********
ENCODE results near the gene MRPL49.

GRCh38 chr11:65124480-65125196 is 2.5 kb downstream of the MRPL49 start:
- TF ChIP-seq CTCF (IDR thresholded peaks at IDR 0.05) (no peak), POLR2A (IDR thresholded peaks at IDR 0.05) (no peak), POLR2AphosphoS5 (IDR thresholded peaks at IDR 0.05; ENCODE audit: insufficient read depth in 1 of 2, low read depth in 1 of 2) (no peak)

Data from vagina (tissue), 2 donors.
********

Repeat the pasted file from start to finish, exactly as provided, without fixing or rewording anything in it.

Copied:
ENCODE results near the gene MRPL49.

GRCh38 chr11:65124480-65125196 is 2.5 kb downstream of the MRPL49 start:
- TF ChIP-seq CTCF (IDR thresholded peaks at IDR 0.05) (no peak), POLR2A (IDR thresholded peaks at IDR 0.05) (no peak), POLR2AphosphoS5 (IDR thresholded peaks at IDR 0.05; ENCODE audit: insufficient read depth in 1 of 2, low read depth in 1 of 2) (no peak)

Data from vagina (tissue), 2 donors.